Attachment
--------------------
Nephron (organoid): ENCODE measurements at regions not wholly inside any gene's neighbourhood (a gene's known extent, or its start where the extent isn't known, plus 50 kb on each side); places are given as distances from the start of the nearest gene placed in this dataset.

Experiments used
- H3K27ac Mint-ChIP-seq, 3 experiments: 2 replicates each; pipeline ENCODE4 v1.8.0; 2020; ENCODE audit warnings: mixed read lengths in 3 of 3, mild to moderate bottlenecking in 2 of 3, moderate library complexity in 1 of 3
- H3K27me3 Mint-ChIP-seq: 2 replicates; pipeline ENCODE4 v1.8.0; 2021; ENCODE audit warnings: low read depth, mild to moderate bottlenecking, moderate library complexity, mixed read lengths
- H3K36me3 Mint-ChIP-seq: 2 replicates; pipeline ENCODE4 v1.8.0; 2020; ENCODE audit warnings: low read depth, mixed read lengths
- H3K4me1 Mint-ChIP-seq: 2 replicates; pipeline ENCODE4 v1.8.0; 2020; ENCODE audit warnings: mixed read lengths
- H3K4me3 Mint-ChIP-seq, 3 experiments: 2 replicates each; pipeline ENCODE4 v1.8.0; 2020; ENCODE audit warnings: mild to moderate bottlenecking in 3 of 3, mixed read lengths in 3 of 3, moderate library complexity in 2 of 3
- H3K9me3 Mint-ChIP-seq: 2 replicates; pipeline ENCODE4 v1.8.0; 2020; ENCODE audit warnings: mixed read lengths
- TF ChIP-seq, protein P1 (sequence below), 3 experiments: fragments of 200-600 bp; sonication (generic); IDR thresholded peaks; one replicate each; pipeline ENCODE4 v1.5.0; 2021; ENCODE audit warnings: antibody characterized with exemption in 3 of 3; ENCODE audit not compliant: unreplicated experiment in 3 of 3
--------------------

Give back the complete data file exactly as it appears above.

Nephron (organoid): ENCODE measurements at regions not wholly inside any gene's neighbourhood (a gene's known extent, or its start where the extent isn't known, plus 50 kb on each side); places are given as distances from the start of the nearest gene placed in this dataset.

Experiments used
- H3K27ac Mint-ChIP-seq, 3 experiments: 2 replicates each; pipeline ENCODE4 v1.8.0; 2020; ENCODE audit warnings: mixed read lengths in 3 of 3, mild to moderate bottlenecking in 2 of 3, moderate library complexity in 1 of 3
- H3K27me3 Mint-ChIP-seq: 2 replicates; pipeline ENCODE4 v1.8.0; 2021; ENCODE audit warnings: low read depth, mild to moderate bottlenecking, moderate library complexity, mixed read lengths
- H3K36me3 Mint-ChIP-seq: 2 replicates; pipeline ENCODE4 v1.8.0; 2020; ENCODE audit warnings: low read depth, mixed read lengths
- H3K4me1 Mint-ChIP-seq: 2 replicates; pipeline ENCODE4 v1.8.0; 2020; ENCODE audit warnings: mixed read lengths
- H3K4me3 Mint-ChIP-seq, 3 experiments: 2 replicates each; pipeline ENCODE4 v1.8.0; 2020; ENCODE audit warnings: mild to moderate bottlenecking in 3 of 3, mixed read lengths in 3 of 3, moderate library complexity in 2 of 3
- H3K9me3 Mint-ChIP-seq: 2 replicates; pipeline ENCODE4 v1.8.0; 2020; ENCODE audit warnings: mixed read lengths
- TF ChIP-seq, protein P1 (sequence below), 3 experiments: fragments of 200-600 bp; sonication (generic); IDR thresholded peaks; one replicate each; pipeline ENCODE4 v1.5.0; 2021; ENCODE audit warnings: antibody characterized with exemption in 3 of 3; ENCODE audit not compliant: unreplicated experiment in 3 of 3